LONDON: Britain's COVID-19 vaccination programme is beginning to break the link between infection and serious illness or death, according to the latest results from an ongoing study of the pandemic in England.
Researchers at Imperial College London found that COVID-19 infections dropped about 60 per cent in March as national lockdown measures slowed the spread of the virus.
People 65 and older were least likely to be infected as they benefited most from the vaccination programme, which initially focused on older people.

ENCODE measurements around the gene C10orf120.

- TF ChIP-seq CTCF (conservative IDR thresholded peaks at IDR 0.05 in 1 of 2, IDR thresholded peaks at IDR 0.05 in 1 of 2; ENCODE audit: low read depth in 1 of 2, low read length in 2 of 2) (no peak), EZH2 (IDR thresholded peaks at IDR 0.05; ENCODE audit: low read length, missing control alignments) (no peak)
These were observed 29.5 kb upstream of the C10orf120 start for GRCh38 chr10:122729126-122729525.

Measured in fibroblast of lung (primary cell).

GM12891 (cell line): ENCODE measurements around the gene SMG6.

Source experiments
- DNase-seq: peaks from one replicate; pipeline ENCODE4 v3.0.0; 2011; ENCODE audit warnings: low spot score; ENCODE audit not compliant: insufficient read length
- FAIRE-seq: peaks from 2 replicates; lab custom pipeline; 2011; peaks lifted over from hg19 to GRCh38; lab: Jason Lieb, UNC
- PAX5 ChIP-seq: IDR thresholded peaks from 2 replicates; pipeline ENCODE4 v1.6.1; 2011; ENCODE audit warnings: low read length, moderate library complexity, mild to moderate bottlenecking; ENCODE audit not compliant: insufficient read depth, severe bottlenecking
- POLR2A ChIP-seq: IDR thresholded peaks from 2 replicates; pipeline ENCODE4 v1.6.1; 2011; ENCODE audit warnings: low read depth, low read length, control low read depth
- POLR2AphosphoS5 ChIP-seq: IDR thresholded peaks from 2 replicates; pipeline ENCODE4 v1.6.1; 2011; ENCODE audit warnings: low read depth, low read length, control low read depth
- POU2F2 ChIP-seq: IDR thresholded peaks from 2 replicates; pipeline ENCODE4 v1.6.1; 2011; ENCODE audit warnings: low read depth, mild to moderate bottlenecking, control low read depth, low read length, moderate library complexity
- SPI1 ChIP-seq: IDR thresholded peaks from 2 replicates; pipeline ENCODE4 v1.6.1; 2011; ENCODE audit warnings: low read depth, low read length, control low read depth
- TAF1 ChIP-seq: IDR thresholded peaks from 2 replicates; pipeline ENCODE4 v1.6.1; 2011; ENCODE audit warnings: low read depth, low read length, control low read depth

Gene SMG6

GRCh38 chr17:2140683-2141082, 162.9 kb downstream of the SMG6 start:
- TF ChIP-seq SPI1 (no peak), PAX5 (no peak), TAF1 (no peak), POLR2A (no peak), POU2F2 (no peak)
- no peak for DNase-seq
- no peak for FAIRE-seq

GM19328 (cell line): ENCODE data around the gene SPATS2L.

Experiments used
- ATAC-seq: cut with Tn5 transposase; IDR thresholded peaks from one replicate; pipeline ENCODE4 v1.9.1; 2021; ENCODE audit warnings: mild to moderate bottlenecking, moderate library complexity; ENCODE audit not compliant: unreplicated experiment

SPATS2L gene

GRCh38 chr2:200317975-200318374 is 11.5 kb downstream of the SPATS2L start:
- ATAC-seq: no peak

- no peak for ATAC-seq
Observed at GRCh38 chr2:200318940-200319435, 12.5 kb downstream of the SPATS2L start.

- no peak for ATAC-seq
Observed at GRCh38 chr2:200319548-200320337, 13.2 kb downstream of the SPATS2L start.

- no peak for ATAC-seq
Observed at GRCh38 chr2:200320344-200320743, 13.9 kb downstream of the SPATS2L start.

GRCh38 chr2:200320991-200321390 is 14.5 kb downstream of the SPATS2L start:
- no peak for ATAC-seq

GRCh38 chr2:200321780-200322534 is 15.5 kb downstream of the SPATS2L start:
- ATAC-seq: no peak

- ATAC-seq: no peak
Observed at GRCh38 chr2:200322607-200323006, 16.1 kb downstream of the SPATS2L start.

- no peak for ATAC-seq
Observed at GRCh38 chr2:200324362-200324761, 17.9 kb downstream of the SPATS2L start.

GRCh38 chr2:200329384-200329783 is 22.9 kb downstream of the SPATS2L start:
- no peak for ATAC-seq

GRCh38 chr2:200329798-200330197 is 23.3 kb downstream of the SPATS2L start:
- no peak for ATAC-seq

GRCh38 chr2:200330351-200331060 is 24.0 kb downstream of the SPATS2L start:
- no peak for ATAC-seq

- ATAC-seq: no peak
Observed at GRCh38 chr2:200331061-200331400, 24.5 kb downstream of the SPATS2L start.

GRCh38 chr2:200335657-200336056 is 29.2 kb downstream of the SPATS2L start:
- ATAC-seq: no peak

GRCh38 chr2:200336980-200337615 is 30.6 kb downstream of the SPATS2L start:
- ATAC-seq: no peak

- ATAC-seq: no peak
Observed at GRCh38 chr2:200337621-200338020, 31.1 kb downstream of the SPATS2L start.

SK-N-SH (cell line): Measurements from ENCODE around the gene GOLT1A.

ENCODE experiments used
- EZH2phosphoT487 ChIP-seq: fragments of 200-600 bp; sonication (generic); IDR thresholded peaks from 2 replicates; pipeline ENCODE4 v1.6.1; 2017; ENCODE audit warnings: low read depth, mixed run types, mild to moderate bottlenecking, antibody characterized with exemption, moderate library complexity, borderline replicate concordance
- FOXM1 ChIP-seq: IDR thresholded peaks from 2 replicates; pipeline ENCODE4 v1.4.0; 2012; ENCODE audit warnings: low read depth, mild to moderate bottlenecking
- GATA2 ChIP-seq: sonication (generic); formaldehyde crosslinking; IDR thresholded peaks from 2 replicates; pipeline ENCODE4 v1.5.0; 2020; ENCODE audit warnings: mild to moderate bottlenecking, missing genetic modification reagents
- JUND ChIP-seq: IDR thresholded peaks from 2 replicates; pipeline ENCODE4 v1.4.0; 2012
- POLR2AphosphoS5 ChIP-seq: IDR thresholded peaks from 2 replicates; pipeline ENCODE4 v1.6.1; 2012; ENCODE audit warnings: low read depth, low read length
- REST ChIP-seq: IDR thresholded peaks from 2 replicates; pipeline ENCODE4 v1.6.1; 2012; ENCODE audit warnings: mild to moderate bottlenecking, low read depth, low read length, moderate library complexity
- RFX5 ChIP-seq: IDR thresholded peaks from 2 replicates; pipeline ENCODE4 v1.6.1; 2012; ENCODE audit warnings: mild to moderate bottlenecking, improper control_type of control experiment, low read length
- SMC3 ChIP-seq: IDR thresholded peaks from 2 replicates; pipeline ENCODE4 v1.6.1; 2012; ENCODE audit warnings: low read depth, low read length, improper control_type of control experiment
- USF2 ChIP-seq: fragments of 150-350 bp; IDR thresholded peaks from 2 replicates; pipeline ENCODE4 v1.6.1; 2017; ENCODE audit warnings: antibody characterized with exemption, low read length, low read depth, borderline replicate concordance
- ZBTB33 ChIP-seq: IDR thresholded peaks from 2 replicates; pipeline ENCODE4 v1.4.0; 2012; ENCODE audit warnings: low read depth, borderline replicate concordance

The study also found that the relationship between infections and deaths is diverging, "suggesting that infections may have resulted in fewer hospitalisations and deaths since the start of widespread vaccination."
But researchers also urged caution, saying that infection rates leveled off at the end of the study period as the government began to ease the national lockdown and children returned to school.
The next step in lifting England's third national lockdown is scheduled for April 12, when nonessential shops will be allowed to reopen, along with hair salons, gyms and outdoor service at pubs and restaurants.
The Imperial College study conducts swab tests on a random sample of people across England each month.
The latest round tested more than 140,000 people from March 11 to March 30.